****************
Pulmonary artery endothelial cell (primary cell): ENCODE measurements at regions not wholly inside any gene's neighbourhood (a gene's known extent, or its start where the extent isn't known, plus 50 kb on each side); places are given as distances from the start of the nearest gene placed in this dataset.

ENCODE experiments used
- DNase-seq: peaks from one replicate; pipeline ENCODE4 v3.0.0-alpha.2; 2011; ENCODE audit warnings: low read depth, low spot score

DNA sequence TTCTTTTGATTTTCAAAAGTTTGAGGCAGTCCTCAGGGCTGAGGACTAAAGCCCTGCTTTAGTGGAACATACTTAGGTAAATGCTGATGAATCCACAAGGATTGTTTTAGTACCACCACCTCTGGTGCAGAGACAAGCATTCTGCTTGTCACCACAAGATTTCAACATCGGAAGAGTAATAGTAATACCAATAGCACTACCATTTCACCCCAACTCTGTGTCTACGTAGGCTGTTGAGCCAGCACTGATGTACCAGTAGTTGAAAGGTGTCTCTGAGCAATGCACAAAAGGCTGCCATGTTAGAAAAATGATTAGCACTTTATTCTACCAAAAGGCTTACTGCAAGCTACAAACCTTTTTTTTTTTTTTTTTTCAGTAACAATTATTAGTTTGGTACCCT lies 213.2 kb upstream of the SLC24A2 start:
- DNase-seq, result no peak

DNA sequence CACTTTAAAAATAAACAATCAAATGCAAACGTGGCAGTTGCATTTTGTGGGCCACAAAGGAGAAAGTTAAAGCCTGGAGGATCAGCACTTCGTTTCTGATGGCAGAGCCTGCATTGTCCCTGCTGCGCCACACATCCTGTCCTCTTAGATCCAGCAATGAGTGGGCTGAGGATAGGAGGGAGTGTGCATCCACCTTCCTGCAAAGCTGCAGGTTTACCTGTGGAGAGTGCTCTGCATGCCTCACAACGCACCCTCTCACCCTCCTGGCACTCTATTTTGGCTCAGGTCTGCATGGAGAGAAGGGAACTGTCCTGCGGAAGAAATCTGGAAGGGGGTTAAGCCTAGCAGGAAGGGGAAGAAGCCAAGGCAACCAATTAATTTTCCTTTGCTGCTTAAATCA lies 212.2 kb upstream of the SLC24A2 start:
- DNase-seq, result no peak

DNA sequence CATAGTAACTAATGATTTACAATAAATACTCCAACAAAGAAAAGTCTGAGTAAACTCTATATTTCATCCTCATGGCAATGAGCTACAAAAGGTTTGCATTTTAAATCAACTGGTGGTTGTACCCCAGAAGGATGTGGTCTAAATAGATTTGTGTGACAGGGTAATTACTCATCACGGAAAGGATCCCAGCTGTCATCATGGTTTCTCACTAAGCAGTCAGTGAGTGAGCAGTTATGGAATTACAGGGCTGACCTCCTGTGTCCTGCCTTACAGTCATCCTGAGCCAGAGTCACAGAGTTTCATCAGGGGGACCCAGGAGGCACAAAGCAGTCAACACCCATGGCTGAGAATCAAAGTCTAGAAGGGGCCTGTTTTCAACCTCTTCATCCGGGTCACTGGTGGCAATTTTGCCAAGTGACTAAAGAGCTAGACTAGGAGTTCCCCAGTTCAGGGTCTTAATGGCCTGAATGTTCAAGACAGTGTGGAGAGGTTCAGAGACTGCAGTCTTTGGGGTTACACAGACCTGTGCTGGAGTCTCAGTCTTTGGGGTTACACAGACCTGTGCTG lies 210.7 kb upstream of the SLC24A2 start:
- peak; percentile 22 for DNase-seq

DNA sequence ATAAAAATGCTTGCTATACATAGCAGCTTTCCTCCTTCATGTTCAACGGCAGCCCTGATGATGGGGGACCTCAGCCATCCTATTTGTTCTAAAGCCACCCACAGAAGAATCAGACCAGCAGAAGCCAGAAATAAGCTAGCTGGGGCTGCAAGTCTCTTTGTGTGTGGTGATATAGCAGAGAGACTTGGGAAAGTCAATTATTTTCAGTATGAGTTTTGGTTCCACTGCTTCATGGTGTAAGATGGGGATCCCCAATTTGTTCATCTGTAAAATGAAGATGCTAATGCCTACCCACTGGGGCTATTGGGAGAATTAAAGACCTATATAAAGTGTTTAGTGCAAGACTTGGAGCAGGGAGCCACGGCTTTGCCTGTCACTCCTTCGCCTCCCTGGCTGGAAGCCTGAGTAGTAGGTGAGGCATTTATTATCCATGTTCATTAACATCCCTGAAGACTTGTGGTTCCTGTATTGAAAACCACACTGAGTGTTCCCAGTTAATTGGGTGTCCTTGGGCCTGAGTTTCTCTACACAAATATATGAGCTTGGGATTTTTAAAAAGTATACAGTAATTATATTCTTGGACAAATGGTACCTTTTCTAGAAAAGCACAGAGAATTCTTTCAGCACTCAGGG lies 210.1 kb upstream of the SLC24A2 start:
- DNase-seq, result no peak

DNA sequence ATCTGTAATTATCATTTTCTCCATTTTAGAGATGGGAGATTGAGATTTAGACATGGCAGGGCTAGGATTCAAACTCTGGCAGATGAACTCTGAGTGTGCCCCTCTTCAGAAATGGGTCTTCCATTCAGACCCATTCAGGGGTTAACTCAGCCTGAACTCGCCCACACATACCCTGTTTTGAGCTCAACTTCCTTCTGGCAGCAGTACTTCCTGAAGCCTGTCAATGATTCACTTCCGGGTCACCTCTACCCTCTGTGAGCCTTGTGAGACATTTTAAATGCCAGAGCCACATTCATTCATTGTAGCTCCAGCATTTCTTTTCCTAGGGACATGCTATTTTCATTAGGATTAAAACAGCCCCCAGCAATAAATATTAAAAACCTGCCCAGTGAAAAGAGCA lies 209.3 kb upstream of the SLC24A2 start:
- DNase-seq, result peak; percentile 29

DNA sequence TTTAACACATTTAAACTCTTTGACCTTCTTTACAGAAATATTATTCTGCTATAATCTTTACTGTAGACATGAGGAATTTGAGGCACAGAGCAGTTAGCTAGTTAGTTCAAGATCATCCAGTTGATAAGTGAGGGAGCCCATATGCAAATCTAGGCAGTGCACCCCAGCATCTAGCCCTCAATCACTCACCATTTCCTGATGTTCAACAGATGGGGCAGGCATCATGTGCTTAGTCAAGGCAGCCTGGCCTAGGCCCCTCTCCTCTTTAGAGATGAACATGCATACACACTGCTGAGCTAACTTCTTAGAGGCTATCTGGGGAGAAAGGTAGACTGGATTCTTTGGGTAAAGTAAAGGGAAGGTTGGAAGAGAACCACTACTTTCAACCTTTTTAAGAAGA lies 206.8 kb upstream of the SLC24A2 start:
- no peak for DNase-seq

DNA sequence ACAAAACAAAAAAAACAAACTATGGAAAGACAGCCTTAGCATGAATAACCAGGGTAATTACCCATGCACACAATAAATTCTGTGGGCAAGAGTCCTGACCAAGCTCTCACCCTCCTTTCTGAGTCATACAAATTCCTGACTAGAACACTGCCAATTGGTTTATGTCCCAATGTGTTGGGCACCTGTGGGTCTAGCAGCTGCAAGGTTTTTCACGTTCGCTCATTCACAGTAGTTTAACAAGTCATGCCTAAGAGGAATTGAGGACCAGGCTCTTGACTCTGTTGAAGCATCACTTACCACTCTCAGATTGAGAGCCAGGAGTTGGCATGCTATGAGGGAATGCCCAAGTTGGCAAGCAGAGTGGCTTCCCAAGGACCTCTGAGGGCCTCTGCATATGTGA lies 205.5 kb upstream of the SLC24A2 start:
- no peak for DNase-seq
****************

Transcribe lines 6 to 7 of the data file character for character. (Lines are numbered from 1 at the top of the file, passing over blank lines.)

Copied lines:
DNA sequence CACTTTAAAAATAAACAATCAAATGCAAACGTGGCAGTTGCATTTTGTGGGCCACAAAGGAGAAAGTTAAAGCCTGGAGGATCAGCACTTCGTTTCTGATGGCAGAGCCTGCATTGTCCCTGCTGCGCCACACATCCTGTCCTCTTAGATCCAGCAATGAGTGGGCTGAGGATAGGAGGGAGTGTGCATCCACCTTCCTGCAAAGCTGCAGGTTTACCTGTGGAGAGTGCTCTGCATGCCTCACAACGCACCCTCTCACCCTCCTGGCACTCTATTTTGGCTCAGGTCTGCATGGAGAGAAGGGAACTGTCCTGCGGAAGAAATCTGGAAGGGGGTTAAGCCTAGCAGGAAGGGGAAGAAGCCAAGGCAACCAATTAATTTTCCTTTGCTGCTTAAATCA lies 212.2 kb upstream of the SLC24A2 start:
- DNase-seq, result no peak